If you are like me, you have dreamed of owning our own business in the dog world for most of your life. It’s one of the reasons I got an MBA, so I would have more business “smarts,” to help me succeed. But what I got most was a lot of debt and no sure way to have the money necessary to start my own project.
Years later, my idea is still one I am passionate about….and I still have my school debt. Which means I am not appealing to banks when I go for a loan. As many of you probably feel, there is just no way to catch a break, regardless of how good your idea is or how many dogs you could help.
Enter crowdfunding. Crowdfunding (or Kickstarter) campaigns are affording all of us with intelligence, passion, perseverance and a lack of funds a chance to do what we have only dream about: start a business or a nonprofit, publish a book, record a song, or even make a movie.
So, after reading about them and seeing others accomplish their dreams, I thought, why not? I have an idea that will fill a need in my community. Let’s do this!
I would not be writing this right now, if I had rushed off and set up a campaign that same day. Why? Because it would have failed miserably. No matter what your idea is—you could have the answer to curing cancer and if your campaign was not prepared it would fail.
How do you start you may wonder? Well, I am exactly 2 weeks from my launch date and I am right in the middle of that process now.
Here is what I have learned everyone should before launching their campaign:
- Research, research, research.
- Check out the different crowdfunding and Kickstarter sites. Since my campaign is a business, I am going the crowdfunding route. Had I not researched, I might have just gone with Indiegogo, because it’s well known. However, each site has different rules and percentages they may take from whatever you raise, so be sure you look at the sites and decide what makes sense for you. For example, some sites make you give back everything if you do not meet your goal, others you can decide if you want to keep it and pay a fee, or return it.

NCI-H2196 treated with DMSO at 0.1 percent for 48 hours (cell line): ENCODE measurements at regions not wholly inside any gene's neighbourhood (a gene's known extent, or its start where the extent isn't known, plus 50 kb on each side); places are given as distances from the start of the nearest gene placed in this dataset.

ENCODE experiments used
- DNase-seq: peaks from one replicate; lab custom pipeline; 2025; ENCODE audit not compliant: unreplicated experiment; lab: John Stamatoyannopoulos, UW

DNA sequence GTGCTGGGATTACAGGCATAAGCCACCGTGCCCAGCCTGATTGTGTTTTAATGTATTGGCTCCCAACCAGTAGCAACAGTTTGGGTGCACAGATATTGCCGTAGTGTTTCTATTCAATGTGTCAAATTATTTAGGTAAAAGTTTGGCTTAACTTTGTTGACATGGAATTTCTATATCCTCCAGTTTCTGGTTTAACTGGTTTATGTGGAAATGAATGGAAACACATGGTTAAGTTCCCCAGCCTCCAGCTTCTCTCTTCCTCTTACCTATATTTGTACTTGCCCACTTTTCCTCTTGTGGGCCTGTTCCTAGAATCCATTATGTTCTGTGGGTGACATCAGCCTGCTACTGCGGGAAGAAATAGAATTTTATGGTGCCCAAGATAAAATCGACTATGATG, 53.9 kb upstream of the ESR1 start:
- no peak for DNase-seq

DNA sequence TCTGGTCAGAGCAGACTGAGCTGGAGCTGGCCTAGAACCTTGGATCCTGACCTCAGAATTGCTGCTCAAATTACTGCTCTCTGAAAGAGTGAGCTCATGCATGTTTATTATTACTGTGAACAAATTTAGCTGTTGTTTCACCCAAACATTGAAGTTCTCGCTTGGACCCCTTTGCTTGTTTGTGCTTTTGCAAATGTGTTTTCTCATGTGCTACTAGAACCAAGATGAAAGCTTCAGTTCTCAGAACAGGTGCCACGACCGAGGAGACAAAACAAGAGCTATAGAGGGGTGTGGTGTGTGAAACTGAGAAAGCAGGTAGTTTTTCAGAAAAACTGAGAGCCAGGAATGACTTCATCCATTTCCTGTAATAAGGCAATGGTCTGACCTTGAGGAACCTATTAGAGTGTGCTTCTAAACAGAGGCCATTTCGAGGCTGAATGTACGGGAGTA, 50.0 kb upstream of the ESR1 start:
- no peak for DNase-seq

After researching, I have decided to go with Rockethub (www.rockethub.com), because they are a bit cheaper (I am not going to do an all-or-nothing campaign) and because there is a chance I could be featured on A&E’s Project Start-up, which would be great publicity.
- Look at other people’s campaigns – successful or not – and learn from them.
- Make sure your product or service will fill a need and that others will see it too.
- Make sure you have a brand, an identity for that brand, and a clear message.
- Know your budget and set your goal accordingly.
- Decide on “perks” – gifts you can give to donors. Just keep in mind price of item and shipping will come out of what you raise.
Hire a Publicist and/or Marketer to spread that brand and message. They can get your campaign to people that you could never reach and they can help you with writing materials if you are not a word-guru. For us in the dog world, Erin Terjesen, owner of Propel Communications is a great place to start for public relations. She has a lot of good ideas and knows the industry.
Start talking about your campaign and what you are planning on achieving before the campaign launches – nothing like creating “buzz” for yourself. Your PR and marketing team should be helping with this too.
Pick a team to help you spread your campaign (you’ll get more donations!)
If you already have a website, revamp it to gear everyone who comes to it toward your campaign. I put a countdown on my site, so people can get excited about the launch date. Don’t give all your information here, this should just be to entice them to go the launch site where they can do the most important thing – DONATE.
And this is where I am at! Two weeks to go, and I am working feverishly on my pitch video (according to Indiegogo, videos mean 94% more donations!) and my letter to family and friends asking them for donations. Remember your closest circle is where most of your money is going to come from and you want them to be ready to donate as soon as your campaign is launched so give them some heads up.
Campaigns with early momentum do best.
All of this is a lot harder and takes a lot longer than you think it will, so plan for that. In addition. Grow a thick skin and then another one. People are going to criticize your plan—that’s a good thing. Instead of bursting into tears (which admittedly I felt like doing a few times), remind yourself that the criticism can help you better your plan, which in turn will raise more money. I am very glad I did not go with my first pitch video, it would have been terrible.
Also, people will try to dissuade you. Now those people you do need to ignore. Just remember it will be that much sweeter when you prove them wrong.
Wondering what my crowdfunding is all about? Find out at: AFairyTailHouse.com and then come here and tell me what you think so far.
Up Next on DogChannel’s Crowdfunding Blog: The Pitch Video!
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